There are 72,062 cases in the Supreme Court and 59,45,709 cases in 25 high courts pending for hearing and disposal! Will increasing the number of judges speed up the delivery of justice?

By Dr Olav Albuquerque

THE TUSSEL between the judiciary and the government over the appointment of judges directly impacts tiny Goa which has its unique problems. The judiciary has iterated that the government is willfully flouting the law by thwarting appointment of judges selected by its collegium. But the Supreme Court appears reluctant to issue contempt notice to the Union government while stating that increasing the number of judges will not speed up disposing 72,062 cases in the Supreme Court and 59,45,709 cases in 25 high courts.
This is why the remarks of justices Sanjay Kishan Kaul, (the 51st putative CJI after Dhananjay Chandrachud demits office in 2024) and Abhaya Oka who “took exception” to the Law Minister Kiren Rijuju’s remark that the judiciary should not take upon itself the task of appointing judges evoked umbrage after he returned 24 files, “We will do it ourselves. No difficulty. This remark came from someone high up in the hierarchy. All we can say it should not have (come from him).”

NEARLY 341,000 Russians visited Goa in 2019 as compared to 271,000 from the United Kingdom with allegations of loud music being played at Morjim well past the 10 pm deadline. This may be one factor the high court in Goa has directed the superintendents of police in north and south Goa to crack down on those violating the law. Chief Minister Pramod Sawant himself holds the home portfolio and decides the promotion of police inspectors to deputy superintendents of police. Most of them have serious complaints against them but have still been promoted.
To return to the national scene, 16 out of 28 state assemblies approved the 99th Constitutional amendment and the National Judicial Commission Act which received the assent of President Pranab Mukherjee on December 31, 2014 bolsters the government view that the judiciary cannot strike down the so-called “will of the people.” This is tantamount to telling the judiciary what it can or cannot do and can be construed as contempt of court. Lesser mortals may have gone to jail.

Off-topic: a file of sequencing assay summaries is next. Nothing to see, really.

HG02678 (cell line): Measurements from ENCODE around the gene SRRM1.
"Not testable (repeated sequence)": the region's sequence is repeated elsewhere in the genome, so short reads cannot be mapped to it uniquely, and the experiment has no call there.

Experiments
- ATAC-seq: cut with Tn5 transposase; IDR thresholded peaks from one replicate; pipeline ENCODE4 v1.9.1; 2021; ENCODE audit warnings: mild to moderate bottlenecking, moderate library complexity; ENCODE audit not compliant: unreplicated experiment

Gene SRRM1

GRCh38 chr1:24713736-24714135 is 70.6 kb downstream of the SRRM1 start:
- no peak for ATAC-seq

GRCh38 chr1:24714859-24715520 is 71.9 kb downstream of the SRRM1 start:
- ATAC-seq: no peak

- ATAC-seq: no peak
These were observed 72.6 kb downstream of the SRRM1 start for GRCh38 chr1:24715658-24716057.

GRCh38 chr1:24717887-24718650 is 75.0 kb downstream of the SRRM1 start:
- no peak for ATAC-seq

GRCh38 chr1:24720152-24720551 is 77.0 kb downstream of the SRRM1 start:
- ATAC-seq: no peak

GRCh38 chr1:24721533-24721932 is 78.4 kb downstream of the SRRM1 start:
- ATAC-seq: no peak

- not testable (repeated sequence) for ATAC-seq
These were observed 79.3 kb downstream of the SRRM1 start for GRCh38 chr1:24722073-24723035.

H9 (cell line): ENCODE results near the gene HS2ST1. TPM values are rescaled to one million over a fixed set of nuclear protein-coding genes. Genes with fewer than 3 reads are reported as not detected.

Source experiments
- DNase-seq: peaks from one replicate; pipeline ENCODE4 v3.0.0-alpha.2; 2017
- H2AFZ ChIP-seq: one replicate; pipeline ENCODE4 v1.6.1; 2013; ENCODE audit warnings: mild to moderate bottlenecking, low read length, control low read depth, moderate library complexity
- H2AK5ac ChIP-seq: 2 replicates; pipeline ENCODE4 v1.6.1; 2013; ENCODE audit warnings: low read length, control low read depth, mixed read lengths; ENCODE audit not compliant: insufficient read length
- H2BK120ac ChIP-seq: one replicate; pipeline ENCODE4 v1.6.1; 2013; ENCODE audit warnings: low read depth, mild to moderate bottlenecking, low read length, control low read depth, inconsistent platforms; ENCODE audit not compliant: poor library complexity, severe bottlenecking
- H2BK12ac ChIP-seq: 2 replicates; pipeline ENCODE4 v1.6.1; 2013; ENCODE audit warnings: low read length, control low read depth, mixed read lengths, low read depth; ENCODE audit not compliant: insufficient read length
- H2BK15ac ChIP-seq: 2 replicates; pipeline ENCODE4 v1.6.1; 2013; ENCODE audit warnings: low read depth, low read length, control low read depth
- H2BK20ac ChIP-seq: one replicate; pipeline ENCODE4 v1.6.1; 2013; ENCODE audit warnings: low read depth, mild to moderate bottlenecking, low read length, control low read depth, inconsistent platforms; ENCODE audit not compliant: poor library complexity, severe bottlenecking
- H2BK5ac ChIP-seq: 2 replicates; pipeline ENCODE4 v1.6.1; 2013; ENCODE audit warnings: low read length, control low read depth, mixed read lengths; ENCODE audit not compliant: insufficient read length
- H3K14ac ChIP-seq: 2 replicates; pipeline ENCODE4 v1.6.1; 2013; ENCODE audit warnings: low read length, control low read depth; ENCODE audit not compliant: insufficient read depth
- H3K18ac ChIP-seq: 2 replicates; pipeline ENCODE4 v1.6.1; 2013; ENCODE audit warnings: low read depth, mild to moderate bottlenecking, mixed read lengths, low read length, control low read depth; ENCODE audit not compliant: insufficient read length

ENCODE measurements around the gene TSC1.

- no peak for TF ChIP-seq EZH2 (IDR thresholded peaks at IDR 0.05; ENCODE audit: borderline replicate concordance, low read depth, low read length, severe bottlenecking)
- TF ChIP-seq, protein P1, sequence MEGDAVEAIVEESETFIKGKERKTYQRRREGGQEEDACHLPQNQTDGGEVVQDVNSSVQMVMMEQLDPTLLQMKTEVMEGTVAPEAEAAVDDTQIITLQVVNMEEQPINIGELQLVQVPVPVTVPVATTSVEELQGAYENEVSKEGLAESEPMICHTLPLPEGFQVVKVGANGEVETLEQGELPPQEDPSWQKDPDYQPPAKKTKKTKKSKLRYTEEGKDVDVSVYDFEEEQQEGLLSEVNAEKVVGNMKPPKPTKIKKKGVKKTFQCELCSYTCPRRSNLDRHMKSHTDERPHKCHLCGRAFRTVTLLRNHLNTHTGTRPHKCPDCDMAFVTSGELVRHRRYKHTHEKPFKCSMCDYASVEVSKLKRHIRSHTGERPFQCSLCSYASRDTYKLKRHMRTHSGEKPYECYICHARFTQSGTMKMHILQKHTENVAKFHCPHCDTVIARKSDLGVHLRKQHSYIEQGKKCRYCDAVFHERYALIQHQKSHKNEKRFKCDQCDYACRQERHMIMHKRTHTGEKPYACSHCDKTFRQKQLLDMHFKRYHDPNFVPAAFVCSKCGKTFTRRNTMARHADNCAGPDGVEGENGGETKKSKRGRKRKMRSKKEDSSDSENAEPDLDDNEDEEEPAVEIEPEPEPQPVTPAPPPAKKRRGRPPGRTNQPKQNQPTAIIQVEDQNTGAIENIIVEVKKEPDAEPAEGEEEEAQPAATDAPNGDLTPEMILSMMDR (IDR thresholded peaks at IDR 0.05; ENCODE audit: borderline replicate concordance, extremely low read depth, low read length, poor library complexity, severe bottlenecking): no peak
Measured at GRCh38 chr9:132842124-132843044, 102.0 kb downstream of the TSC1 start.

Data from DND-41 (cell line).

THE wisdom of the founding fathers to buttress the wall between the judiciary and the executive becomes evident with rape survivor Bilkis Bano, petitioning the top court against the release of the 11 men convicted of raping her and murdering her child, as pandering to Hindutva ideology. If the Supreme Court sends them back to jail, it will prove our judges do not want to appease the government.
The government’s contention is that the Constitution is silent about appointment of top Constitutional functionaries like judges of the high courts and the Supreme Court, apart from the Chief Election Commissioner and the Election Commissioners, which is why this is the prerogative of the government, thereby directly encroaching upon judicial independence.
But the judiciary interprets the Constitution, filling in the gaps which is what led to the collegium system of appointing judges being set up in 1993. The drafting committee of the Constitution chaired by Dr BR Ambedkar sat between August 29, 1947 and October 1947 with the first draft being ready for the assembly on November 4, 1948, leaving insufficient time to fill in all the gaps in the draft. The draft Constitution was adopted only on November 26, 1949 — two months before it came into force.

ALTHOUGH India is a Hindu-majority state, the caste system at the core of Hinduism making it incompatible with Constitutional values. This is why Dr Bhimrao Ramji Ambedkar presciently declared if (future) political parties placed religion above the nation, the country would lose its independence a second time. From the basic structure theory propounded in the Keshavananda Bharati case in 1973 to the first Public Interest Litigation innovated by Justice Krishna Iyer in 1979 and beyond, the judiciary is tasked with social engineering through forward-looking judges, while the government seeks to appoint its own judges who look forward to their own careers. If the judiciary allows the government to appoint its own judges, this will be disastrous.
Every draft clause of the Constitution had its own marginal notes stating from which nation’s Constitution the draft article had been borrowed or whether it originated from the Government of India Act, 1935 which forms its substratum. Banal platitudes sanctifying our Constitution fool our people because the innumerable amendments have already changed its nature.
The preamble and other parts of the Constitution have undergone a transmogrification after over 100 amendments to its text, so that what our founding fathers envisaged is not what we have today. Certain Hindutva groups have gone ahead and declared Bharat (India) to be a Hindu state after publishing their own “Hindu” Constitution where the minorities have been deprived of their right to vote but allowed their right to live, educate themselves and carry on their livelihood. Ambedkar has been proved right.
Laws such as the Unlawful Activities Prevention Act (UAPA), the Prevention of Money Laundering Act
(PMLA) and the Armed Forces Special Powers Act (AFSPA) invade the right to life and liberty guaranteed by Article 21, which, like the independence of the judiciary, comprise the basic structure of the Constitution. But the independence of roughly 30 judges in Goa has not succeeded in protecting the 1, 542, 750 Goans’ right to life and liberty—because true Goans are displaced by migrants from other states.

Leave a Reply

Your email address will not be published. Required fields are marked *

37 + = 45